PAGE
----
Surviving the First Weeks of Nursing
Three days after my daughter was born, I found myself staring into the mirror while tears ran down my cheeks, stunned by the sight of my breasts. Tender beyond belief, they were actually as large as cantaloupes. I’d heard about engorgement and knew it was common, but never dreamed how agonizing it could be.
It took several days of constant nursing and pumping to bring things to a new normal, for the hard and shiny bowling balls attached to my chest to shrink, and for the idea that I had become a nursing mother to settle in. It was at least three weeks before I could handle the initial latch-on without gasping, and longer still for the shooting pains of my milk letting down to subside somewhat.
Making the transition into a successful nursing relationship with your newborn can be tough. The physical strain, the tenuous emotional state post-delivery and the burden of providing sole nourishment for a tiny human being can be overwhelming. Here are some of the issues I’ve encountered in the first three months of nursing, as well as some thoughts on dealing with them.
It was scary, and odd, to nurse my daughter for the first time. In my dazed state, her tiny frame seemed unreal; holding her felt both incredible and strange at once. Such a wild sensation it seemed, her small searching mouth drawing nourishment from a very private part of my body.
Don’t feel guilty or too upset if the first nursing, or even many subsequent ones, are difficult in more ways than one. Nursing is a learned skill for both Mom and Baby. It may take time, and it will most definitely feel strange and probably hurt for awhile. There are few problems, however, that can’t be resolved with the help of both a lactation consultant and plain determination.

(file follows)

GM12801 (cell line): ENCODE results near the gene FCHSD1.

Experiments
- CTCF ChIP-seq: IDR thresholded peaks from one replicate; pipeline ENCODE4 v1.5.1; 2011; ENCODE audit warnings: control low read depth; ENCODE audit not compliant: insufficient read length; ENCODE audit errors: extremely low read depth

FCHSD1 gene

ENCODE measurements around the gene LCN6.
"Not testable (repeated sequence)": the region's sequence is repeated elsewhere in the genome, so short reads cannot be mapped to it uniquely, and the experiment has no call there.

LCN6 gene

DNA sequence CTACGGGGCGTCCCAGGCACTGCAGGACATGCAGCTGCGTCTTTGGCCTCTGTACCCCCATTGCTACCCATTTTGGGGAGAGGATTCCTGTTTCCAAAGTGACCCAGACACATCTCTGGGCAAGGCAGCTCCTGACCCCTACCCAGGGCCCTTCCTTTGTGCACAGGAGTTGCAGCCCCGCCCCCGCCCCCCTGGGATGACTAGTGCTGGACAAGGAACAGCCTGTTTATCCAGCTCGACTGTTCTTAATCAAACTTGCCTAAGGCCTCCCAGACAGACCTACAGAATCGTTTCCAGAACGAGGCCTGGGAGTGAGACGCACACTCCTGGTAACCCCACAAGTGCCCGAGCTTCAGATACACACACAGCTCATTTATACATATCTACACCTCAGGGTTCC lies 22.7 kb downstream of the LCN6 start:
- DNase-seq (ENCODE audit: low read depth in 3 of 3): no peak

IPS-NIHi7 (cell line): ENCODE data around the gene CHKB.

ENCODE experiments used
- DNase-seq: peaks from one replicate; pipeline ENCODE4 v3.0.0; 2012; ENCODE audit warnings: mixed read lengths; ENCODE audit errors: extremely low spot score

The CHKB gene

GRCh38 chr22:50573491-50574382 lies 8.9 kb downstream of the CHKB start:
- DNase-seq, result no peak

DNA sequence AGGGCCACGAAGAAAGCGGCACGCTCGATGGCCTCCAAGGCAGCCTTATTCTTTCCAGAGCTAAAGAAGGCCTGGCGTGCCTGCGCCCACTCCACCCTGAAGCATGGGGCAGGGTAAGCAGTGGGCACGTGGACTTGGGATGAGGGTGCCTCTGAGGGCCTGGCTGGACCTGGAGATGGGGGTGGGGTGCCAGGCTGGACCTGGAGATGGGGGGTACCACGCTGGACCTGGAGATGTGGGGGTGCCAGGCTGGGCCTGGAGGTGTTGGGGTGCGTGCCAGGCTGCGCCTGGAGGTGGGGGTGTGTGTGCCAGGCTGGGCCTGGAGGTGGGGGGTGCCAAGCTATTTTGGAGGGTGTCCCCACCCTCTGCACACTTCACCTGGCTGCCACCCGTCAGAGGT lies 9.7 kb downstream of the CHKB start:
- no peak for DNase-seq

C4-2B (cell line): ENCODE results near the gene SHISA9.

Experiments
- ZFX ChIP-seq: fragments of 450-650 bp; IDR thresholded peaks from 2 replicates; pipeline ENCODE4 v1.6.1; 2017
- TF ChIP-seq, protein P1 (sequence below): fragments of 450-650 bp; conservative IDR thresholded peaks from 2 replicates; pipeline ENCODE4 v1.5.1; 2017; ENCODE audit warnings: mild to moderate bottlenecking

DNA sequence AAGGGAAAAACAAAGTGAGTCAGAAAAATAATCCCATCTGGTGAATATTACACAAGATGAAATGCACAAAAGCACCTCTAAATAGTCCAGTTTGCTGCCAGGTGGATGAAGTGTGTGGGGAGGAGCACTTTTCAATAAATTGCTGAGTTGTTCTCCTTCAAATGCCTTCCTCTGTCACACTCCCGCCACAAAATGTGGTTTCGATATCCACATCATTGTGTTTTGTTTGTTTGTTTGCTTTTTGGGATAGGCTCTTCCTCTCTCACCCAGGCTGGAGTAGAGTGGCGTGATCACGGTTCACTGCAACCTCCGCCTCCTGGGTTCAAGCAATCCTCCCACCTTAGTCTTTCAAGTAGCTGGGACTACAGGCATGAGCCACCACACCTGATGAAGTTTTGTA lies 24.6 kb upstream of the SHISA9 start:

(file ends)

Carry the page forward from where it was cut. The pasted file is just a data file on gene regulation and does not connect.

A word to the wise—use lanolin on your nipples after every feeding, even if they don’t hurt. You’ll be glad later, as it will reduce cracking and bleeding of tender skin.
Milk Coming In & Engorgement
In two or three days, your milk will come in—that is, it will change from low-volume, very rich colostrum to a deluge of thinner milk for your babe’s expanding stomach. The baby will start to make distinctive suck-suck-swallow sounds when nursing. You’ll notice that your breasts begin to feel heavier. You may have discomfort for awhile, until your baby’s demand regulates your supply.
If you start to notice signs of engorgement—milk ducts swollen and painful into your armpits, extreme swelling of the breasts to the point where latch-on is difficult for your baby, shiny skin—you need to address them in order to avoid infection. Remove as much milk as possible frequently (every 1 ½ to 2 hours.) Standing in a hot shower and hand-expressing milk (massage gently, squeeze the areola) until your breasts are empty can help. Hot compresses before nursing and cold ones after can reduce pain and inflammation. Rest and drink lots of water. Don’t be afraid of interfering with your milk supply at this time; your goal needs to be to get through engorgement and on to normal nursing.
Overactive Letdown & Hindmilk/Foremilk Imbalance
We survived engorgement, but I became concerned because my daughter would choke, gasp, cry and pull away from the breast constantly during feeding. She also seemed to have terrible, painful gas and was hard to burp. Eventually, we realized that I had an overactive letdown, which was causing the milk to spray against the back of her throat and trigger her gag reflex. I began hand-expressing milk onto a towel until the let-down slowed, which helped with the choking. I also wasn’t nursing her long enough on each breast, so she was getting too much foremilk and not enough of the richer hindmilk, an imbalance which caused intestinal distress. Once we started nursing each side until it was empty (for me, this means using one breast per feeding), she became an easy-to-burp baby and seemed to have much less stomach pain. As always, check with your doctor on any questions or concerns you may have.
In my next article, I will address staying sane during night feedings, heading off plugged ducts and mastitis, handling growth spurts and nursing in public.
New mom Emily McIntyre is becoming an expert in nursing and she and her infant daughter learn together.